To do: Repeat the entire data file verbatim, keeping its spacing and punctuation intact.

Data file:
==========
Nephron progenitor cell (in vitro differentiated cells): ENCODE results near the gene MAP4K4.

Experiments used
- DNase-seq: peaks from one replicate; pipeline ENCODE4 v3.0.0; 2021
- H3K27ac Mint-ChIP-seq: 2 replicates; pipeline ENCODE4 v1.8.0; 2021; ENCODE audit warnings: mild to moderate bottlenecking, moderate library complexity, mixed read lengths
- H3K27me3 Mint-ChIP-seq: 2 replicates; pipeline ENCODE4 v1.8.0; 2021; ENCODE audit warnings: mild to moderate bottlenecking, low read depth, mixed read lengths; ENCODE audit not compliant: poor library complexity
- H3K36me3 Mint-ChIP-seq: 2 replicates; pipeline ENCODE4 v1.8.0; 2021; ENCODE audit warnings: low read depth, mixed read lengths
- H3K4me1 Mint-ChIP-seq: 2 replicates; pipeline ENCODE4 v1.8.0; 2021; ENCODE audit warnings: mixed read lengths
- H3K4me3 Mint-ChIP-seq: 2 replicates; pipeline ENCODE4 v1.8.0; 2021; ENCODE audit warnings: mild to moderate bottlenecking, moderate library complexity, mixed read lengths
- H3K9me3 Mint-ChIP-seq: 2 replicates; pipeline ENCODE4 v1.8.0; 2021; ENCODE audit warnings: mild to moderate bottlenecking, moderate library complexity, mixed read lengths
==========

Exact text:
Nephron progenitor cell (in vitro differentiated cells): ENCODE results near the gene MAP4K4.

Experiments used
- DNase-seq: peaks from one replicate; pipeline ENCODE4 v3.0.0; 2021
- H3K27ac Mint-ChIP-seq: 2 replicates; pipeline ENCODE4 v1.8.0; 2021; ENCODE audit warnings: mild to moderate bottlenecking, moderate library complexity, mixed read lengths
- H3K27me3 Mint-ChIP-seq: 2 replicates; pipeline ENCODE4 v1.8.0; 2021; ENCODE audit warnings: mild to moderate bottlenecking, low read depth, mixed read lengths; ENCODE audit not compliant: poor library complexity
- H3K36me3 Mint-ChIP-seq: 2 replicates; pipeline ENCODE4 v1.8.0; 2021; ENCODE audit warnings: low read depth, mixed read lengths
- H3K4me1 Mint-ChIP-seq: 2 replicates; pipeline ENCODE4 v1.8.0; 2021; ENCODE audit warnings: mixed read lengths
- H3K4me3 Mint-ChIP-seq: 2 replicates; pipeline ENCODE4 v1.8.0; 2021; ENCODE audit warnings: mild to moderate bottlenecking, moderate library complexity, mixed read lengths
- H3K9me3 Mint-ChIP-seq: 2 replicates; pipeline ENCODE4 v1.8.0; 2021; ENCODE audit warnings: mild to moderate bottlenecking, moderate library complexity, mixed read lengths